It is clear from this survey that forms critics have argued that Mark utilised a source or sources for the shaping of his text although they seem to differ in terms of the nature and number of sources Mark utilised. Having investigated all these hypothetical theories made by form critics, it seems plausible at this juncture to consider the Markan text. In consideration of these hypothetical theories, let us assume they are valid. The question is then this: Is it possible to distinguish the evangelist’s hand from the text itself? In search of the shaping stratum of the Markan PN, there are at least two possible explanations. One could take a direction of either literary or historical explanations. What is meant by reading the text literarily is the exercise of reading the existing text of Mark verse by verse and chapter by chapter until the end. Meanwhile, one has to keep in mind that behind the existing text, there is history that played a very significant role in the genesis of the text we currently hold in our hands. Hence, it is very true that reading the text literarily seems more plausible than utilising historical explanations, as there seems to be more available data to explore, contrary to the assumptions made by the form critics. One of the biggest issues with the latter is that Mark is the only extant source we have. Having said that, it is important to note that early form critics right up to the work of the systematic theologian Karl Barth assume an existing pre-Markan tradition. This is not all satisfying, but this is not to say it is all invalid. However, one has to acknowledge the fact that it is in some way a very problematic position to take in a number of ways. To some extent, the reason is that this position is unscientific with no accessible data to validate some of its argumentations. The notion or claim that one can identify the hand of Mark in the form of the text we have is also an audacious exercise. The biggest problem with this is that one should be careful when assuming the existence of a tradition and making claims that seem to suggest certainties based on a tradition that cannot be proven scientifically. These hypothetical positions from early-form critics can, however, be useful as aiding tools even though they cannot scientifically be proven.

Breytenbach (2019:3–11) suggests what he believes to be plausible pillars for the investigation of the influences behind the text of Mark. These plausible pillars are in fact based on the historical evidence that can be accessed behind the form of the existing Markan text. He argues that these pillars can make a strong case for the shaping stratum of the PN in Mark. Some of these evidences are clearly supported or rather suggested by the existing form of the Markan text itself from within the PN. For instance, Mark 15:1ff notes that Jesus was executed under Pilate, an assertion also stated by Tacitus. This concurs with the incident of the crucifixion in Mark and with the assertions made by one of the earliest Christian thinkers, the apostle Paul. In his earliest writings, Paul made this claim that ‘Jesus Christ’ died for the people (1 Th 5:10). Similarly, he told the Corinthians that while he was among them, he resolved to know nothing except to proclaim Christ and him crucified (1 Cor 1:18, 2:1–5). Obviously, the death of Jesus was interpreted as the dying of Christ. The tight connection of the Christ designation with dying, respectively, the being-crucified of Jesus of Nazareth, requires that we take a closer look at his execution.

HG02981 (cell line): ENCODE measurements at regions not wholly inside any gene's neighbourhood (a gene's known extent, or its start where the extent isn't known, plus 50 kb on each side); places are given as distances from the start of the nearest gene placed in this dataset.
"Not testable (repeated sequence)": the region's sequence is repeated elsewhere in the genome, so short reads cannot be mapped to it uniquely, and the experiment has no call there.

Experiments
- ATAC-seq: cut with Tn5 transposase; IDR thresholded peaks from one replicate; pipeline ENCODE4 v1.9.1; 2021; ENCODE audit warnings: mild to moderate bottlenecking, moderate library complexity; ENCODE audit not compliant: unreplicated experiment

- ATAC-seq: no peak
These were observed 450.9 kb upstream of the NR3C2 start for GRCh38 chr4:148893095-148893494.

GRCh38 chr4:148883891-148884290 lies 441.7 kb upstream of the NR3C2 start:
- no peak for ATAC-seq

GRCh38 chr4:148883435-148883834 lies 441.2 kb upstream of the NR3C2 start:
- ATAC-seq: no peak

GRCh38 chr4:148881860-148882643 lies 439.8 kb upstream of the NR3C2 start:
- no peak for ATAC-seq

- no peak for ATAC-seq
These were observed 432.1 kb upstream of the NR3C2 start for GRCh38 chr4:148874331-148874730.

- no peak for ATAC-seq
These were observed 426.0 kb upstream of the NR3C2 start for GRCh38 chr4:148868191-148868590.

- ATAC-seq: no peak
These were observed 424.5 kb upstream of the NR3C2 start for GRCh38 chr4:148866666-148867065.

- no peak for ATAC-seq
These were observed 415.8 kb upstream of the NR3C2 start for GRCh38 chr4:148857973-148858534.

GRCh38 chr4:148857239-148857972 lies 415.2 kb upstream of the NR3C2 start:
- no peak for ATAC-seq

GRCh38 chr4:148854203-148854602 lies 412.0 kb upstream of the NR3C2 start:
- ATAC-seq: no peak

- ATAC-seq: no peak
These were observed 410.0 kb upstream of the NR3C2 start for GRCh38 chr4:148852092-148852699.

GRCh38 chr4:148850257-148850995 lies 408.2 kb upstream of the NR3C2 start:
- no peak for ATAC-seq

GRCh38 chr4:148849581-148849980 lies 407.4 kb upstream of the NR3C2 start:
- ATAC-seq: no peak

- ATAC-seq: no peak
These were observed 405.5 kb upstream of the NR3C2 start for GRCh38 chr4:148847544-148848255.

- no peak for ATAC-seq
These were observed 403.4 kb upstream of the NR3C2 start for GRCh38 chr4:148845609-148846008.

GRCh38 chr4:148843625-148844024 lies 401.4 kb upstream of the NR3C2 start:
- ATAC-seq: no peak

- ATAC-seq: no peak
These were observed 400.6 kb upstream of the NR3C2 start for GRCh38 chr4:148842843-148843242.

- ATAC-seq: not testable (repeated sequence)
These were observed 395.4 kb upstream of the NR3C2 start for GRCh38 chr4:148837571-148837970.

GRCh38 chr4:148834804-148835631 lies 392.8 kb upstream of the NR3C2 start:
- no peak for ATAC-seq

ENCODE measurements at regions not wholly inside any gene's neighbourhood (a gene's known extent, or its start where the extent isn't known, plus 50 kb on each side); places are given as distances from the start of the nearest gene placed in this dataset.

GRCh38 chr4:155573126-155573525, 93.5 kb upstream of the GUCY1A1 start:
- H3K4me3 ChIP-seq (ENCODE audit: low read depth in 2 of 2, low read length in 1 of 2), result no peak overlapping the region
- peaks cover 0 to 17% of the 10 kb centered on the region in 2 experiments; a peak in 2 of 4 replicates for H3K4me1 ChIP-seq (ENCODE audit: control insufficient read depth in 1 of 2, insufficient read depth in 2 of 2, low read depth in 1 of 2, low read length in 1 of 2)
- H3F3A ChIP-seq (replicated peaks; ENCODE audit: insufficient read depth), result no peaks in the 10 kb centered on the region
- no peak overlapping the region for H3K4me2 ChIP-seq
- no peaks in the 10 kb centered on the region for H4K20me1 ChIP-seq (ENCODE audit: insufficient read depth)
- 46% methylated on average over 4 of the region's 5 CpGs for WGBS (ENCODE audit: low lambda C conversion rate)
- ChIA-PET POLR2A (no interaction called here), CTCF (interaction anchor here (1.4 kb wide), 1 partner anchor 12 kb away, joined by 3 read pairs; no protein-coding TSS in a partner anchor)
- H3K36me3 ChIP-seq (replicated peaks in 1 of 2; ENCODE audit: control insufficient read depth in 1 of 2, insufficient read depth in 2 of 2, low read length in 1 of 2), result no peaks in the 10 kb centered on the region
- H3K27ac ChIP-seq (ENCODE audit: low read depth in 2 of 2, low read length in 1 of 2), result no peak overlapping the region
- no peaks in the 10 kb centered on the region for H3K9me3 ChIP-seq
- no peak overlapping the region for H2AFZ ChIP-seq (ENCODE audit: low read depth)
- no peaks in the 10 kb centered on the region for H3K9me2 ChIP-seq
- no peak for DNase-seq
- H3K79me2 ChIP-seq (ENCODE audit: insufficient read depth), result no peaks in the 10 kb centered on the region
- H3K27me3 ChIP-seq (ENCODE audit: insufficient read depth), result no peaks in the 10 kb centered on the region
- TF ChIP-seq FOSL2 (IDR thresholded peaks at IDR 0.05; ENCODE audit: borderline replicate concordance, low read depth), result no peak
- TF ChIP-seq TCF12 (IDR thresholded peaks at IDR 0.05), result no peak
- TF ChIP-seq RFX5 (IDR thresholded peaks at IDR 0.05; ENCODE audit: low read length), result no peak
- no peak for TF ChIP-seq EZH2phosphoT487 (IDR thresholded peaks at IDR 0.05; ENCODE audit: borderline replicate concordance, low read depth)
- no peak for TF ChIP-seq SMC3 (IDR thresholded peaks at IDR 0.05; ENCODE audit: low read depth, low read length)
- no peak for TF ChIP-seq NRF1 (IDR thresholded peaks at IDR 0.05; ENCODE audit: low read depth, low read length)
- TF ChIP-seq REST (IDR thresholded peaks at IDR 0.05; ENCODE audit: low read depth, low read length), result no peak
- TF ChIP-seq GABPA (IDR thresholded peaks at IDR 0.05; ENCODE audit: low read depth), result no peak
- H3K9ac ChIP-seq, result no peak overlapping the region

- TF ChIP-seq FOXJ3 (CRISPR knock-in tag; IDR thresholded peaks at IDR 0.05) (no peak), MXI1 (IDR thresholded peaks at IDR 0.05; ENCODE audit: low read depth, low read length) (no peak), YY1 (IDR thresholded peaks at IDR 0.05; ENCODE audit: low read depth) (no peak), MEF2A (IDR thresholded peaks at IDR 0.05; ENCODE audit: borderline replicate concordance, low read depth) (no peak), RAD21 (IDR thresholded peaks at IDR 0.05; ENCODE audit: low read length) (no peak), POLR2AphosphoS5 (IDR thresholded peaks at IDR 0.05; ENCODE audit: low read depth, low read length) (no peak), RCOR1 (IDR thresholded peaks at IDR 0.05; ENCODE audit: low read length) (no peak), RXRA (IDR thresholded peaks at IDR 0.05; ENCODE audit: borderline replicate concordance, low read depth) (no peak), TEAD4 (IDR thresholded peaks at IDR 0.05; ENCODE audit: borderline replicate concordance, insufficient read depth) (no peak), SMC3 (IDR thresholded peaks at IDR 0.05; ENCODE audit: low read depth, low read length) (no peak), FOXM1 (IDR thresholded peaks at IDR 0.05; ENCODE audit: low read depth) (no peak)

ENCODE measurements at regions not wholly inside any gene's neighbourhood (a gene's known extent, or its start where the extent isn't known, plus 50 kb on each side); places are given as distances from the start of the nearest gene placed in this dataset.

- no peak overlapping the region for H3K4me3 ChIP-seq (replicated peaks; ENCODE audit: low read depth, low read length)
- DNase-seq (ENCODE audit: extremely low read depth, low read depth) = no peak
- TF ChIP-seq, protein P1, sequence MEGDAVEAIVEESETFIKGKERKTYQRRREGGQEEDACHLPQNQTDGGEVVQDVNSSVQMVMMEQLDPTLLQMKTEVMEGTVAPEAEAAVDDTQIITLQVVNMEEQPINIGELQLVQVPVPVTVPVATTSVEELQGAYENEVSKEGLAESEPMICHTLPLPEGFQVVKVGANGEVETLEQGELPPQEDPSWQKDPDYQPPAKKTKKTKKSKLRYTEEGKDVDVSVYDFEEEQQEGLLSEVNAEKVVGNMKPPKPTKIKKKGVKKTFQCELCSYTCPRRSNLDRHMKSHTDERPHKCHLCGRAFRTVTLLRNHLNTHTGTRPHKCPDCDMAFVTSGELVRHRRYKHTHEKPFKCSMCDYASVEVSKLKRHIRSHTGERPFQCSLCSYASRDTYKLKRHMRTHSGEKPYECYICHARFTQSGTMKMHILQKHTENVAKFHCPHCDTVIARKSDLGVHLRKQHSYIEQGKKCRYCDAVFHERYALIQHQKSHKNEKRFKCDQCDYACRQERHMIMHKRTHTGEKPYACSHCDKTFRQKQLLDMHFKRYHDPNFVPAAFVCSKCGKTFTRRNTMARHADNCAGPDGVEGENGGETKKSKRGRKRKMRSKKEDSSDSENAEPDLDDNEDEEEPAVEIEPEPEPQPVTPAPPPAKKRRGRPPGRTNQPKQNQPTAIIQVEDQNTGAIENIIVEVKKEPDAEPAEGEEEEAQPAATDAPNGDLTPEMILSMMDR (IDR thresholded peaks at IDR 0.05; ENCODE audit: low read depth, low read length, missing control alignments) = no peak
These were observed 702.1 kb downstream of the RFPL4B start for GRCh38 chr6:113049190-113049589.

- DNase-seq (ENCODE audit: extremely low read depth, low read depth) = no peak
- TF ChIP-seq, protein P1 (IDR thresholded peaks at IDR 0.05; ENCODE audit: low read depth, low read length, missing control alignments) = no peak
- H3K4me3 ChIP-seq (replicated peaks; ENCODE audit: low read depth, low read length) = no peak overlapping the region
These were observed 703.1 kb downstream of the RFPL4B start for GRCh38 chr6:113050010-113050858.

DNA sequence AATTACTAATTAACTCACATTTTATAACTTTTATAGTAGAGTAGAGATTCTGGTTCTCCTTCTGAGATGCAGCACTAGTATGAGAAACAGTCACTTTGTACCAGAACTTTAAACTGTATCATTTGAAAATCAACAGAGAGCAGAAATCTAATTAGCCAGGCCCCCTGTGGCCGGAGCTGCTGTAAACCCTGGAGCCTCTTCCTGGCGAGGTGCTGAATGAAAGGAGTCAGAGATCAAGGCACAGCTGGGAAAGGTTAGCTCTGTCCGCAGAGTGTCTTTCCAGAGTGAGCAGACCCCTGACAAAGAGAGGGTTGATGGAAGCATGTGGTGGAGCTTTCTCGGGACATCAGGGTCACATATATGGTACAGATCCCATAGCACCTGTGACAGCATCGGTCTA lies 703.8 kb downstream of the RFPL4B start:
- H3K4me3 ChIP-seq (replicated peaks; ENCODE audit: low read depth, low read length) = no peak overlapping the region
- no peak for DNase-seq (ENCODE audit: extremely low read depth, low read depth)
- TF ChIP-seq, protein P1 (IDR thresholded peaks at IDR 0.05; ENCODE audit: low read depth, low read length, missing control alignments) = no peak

In Roman crucifixions, there had to be a trial. The Romans executed runaway slaves, traitors and those who committed treason against the Roman authorities. So, the question is this: On what charge did they execute the Christ? Here, the mutual memory of the faction of Jesus, as evidenced in Mark 15:26, is undisputed. Pilate had the αίτíα, the rationale for his conviction, written on a piece of wood with the inscription ‘Ὁ βασιλεὺς τῶν Ἰουδαίων’. Based on this charge, the Markan text takes the position that Jesus of Nazareth had committed a political crime under the Roman Empire, the punishment for which was crucifixion, as Collins (1994:487) notes. Furthermore, when one considers the style in Mark’s PN, it looks the same as other Gospel’s PNs.

Again, another important observation is the fact that the Markan PN is interspersed with remarkable supplementary information and theological interpretations. In this light, the question is whether these Psalms can help us to go behind the Markan text. That does not help us either. Possibly, if one assumes that the Romans were responsible for the crucifixion of Jesus, then one can, regardless of theological exegesis and dramatisation of many of the episodes, still recognise the basic sequence of events, which, in the current story of the Markan passion account, end in execution by crucifixion. These historical attestations might help us to acknowledge the complexities in the search for the shaping stratum of Mark’s passion account.


This study has shown that form critics have proposed various possibilities in terms of the processes behind the making of Mark’s passion account. Such diverse hypothetical theories have been problematic as they are all based on an assumed tradition that cannot be proven. Contrary to this approach, this paper has attempted to argue that the historical attestations from the text of Mark and outside of it can aid a modern reader to go behind the Markan PN to get some data for the shaping stratum of Mark’s passion account. However, we have noticed the vital role that the Greco-Roman and Jewish literature played in shaping the theological themes in the Markan PN. Therefore, it seems best to consider these elements as vital features that the evangelists utilised as creative authors to communicate their own theological intent.


This article is based on a rework section of the thesis, entitled ‘The crucifixion and death of Jesus in Mark 15:21–41, from the perspective of its redaction, history in the New Testament gospels’, Doctor of Philosophy in the Faculty of Theology at Stellenbosch University, under supervision of Prof. Dr Marius J. Nel, 2022.

Competing interests

The author has declared that no competing interest exists.

Authors’ contributions

M.H. is the sole author of this research article.

Ethical considerations

This article followed all ethical standards for research without direct contact with human or animal subjects.

Funding information

This research received no specific grant from any funding agency in the public, commercial or not-for-profit sectors.

Data availability

Data sharing is not applicable to this article as no new data were created or analysed in this study.


The views and opinions expressed in this article are those of the author and do not necessarily reflect the official policy or position of any affiliated agency of the author.


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1. Generally, the chief objective of this method of interpretation is to discover the text’s prehistoric or original meaning from its original historical situation and its literal sense.